from WordNet 3.0 Copyright 2006 by Princeton University. All rights reserved.

  • v. serve as a means of entrance
  • v. declare to be true or admit the existence or reality or truth of
  • v. have room for; hold without crowding
  • v. afford possibility
  • v. allow participation in or the right to be part of; permit to exercise the rights, functions, and responsibilities of
  • v. admit into a group or community
  • v. give access or entrance to
  • v. allow to enter; grant entry to

Etymologies

Middle English amitten, admitten, from Old French amettre, admettre, from Latin admittere : ad-, ad- + mittere, to send.
(American Heritage® Dictionary of the English Language, Fourth Edition)
From Middle English admitten, amitten, from Old French admettre, amettre ("to admit"), from Latin admittō ("to allow entrance, inlet", literally "to send to"), from ad- + mittere ("to send"). (Wiktionary)

Examples

  • Because we admit things to be true which are not true, we _admit_, then _commit_ sin, and hence suffer for sin.

    The Right Knock A Story

  • And I do assure you, Jim, that you couldn't have married me _validly_ from here -- and think how awful it would be, to love as much as we love and then find out that we were not _validly_ married -- and when you come to my home, and fetch me away from there, you will admit -- yes really _admit_ -- that I was right.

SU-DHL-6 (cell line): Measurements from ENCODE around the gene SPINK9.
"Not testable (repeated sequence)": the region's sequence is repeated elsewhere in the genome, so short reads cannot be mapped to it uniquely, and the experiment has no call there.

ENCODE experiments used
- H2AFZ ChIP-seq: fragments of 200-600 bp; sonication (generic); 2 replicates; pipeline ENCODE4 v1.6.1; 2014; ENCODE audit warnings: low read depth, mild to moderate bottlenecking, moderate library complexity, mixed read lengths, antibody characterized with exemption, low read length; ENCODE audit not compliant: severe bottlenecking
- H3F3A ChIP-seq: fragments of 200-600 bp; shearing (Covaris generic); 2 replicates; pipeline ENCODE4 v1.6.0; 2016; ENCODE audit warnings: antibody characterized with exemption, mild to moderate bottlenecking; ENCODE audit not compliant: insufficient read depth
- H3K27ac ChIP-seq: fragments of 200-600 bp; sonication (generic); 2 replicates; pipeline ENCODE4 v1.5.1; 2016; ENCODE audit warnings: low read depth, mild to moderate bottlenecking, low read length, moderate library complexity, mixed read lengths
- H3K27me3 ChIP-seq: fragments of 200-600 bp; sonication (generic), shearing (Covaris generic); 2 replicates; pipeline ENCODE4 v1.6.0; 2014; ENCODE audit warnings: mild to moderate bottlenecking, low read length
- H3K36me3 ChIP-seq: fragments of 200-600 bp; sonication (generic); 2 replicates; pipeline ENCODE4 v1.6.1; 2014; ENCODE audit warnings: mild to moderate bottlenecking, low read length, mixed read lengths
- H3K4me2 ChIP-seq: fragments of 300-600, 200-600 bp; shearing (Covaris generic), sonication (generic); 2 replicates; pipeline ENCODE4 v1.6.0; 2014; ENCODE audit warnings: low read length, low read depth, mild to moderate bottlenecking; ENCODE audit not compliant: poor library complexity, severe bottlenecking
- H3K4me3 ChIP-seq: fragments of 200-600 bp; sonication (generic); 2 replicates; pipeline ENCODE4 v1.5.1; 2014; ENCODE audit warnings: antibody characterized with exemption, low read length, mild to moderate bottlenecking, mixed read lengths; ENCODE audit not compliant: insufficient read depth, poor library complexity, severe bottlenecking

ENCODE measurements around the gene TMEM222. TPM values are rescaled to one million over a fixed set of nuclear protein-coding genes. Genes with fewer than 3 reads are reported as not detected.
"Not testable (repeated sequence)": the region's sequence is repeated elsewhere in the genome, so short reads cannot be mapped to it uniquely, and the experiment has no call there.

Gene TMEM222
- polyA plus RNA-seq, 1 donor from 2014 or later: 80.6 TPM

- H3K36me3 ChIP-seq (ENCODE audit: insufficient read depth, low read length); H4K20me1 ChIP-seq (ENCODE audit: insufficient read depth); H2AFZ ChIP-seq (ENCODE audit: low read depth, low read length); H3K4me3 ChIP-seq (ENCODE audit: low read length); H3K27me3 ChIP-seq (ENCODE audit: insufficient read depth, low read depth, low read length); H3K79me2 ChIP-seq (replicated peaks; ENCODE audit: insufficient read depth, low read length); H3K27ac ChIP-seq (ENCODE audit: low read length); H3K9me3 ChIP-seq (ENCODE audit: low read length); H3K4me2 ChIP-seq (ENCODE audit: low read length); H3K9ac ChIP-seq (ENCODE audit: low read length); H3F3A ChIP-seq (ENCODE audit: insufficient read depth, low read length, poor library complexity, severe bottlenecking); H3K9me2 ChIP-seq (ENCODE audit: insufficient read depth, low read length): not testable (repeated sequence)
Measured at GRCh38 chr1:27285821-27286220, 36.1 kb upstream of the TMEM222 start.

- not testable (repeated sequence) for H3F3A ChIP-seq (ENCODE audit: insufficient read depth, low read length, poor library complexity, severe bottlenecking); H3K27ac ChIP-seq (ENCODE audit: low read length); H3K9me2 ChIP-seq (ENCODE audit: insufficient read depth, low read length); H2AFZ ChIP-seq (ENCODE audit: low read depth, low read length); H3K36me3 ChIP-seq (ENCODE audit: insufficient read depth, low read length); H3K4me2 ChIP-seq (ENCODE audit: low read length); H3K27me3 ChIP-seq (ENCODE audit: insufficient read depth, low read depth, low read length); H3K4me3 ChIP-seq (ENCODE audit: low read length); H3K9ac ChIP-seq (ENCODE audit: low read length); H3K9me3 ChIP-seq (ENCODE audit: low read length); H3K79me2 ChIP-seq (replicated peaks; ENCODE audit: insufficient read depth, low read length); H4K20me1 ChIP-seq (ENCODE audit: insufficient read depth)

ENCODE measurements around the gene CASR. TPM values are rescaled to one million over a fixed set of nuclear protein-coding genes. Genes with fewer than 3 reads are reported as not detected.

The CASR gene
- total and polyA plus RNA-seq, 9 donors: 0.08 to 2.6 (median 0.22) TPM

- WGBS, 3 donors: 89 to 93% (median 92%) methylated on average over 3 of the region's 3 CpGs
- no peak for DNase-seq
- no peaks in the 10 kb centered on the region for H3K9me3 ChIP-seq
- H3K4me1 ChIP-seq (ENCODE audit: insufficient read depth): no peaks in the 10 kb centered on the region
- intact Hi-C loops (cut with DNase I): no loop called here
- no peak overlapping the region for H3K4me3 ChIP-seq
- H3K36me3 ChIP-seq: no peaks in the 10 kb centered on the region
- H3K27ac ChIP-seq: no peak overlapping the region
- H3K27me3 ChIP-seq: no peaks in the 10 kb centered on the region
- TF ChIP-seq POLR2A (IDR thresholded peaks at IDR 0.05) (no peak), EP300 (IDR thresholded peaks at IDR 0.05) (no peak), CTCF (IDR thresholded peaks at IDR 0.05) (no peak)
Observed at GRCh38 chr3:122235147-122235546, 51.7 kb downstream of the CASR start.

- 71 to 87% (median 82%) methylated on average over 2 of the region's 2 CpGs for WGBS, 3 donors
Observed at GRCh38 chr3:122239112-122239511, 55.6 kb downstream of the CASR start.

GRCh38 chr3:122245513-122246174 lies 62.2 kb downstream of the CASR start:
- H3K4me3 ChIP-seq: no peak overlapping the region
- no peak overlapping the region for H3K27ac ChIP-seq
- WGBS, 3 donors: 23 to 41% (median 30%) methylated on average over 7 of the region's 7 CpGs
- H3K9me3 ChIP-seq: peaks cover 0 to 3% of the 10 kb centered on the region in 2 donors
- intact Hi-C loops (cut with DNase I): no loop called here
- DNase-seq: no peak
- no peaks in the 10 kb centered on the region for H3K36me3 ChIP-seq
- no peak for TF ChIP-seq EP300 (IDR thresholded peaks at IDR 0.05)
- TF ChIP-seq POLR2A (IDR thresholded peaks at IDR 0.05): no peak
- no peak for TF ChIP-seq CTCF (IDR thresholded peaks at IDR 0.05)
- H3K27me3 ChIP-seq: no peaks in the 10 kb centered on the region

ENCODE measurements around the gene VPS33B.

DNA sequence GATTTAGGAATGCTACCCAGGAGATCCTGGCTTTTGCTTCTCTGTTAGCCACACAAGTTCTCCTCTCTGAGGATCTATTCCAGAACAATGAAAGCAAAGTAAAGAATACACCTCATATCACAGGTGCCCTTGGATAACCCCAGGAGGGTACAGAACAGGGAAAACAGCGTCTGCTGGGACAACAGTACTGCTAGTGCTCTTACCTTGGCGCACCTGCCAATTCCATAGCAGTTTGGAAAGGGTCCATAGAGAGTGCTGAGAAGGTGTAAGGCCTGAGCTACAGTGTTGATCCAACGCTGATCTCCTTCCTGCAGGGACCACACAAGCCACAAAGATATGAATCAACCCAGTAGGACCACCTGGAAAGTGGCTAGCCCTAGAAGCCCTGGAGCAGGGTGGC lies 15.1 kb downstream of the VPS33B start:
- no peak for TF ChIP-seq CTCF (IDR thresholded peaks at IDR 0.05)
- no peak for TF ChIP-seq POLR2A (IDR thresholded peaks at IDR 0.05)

The Mistress of Shenstone

  • What the GOP won't admit is the the Lt. Governor is even worse, in their humble opinion: more moral but less stable ... why can't the GOP find good candidates????

    Sanford defends expensive travel, denies divorce

  • Jacob, I have to admit, is cute just not as hot as Edward.

    'New Moon': Team Edward or Team Jacob debate continues | EW.com

  • The question why legal pleadings, laws, and contracts are structured more like magical charms than we would like to admit is an interesting one and I have a working theory though much more work is needed to properly trace it.

    The Volokh Conspiracy » Debating Textualism

  • That has hardly been studied at all, and I admit is a bit of topic.

    The Volokh Conspiracy » “Children Who Form No Racial Stereotypes Found”

  • Tod Thank you for the critique on my writing skills or lack of them, which I shamefully admit is a weak point, I have to admit to being more interested in substance over presentation, but the fact that you have responded to my critique of you, leads me to believe that you understand my poor grammar just fine.

    Child Abuse Alert

  • This, I regretfully, admit, is what happened with Jim Lahey's No Knead Bread.

    Archive 2009-03-01

  • The CIA has earlier been described as "wearing body armor in headquarters ... which should tell you all you need to know" while the military contractor dudes, "Black Forest" (get it, get it?) have been described as "assassins in polo shirts," which I must admit is a nice touch.

    the a-team

  • But what she absolutely refuses to admit is the fact that none of us WANTS to be a hack.

    [Guest Post] Part 1: A Manifesto of Imaginative Literature by Justin Allen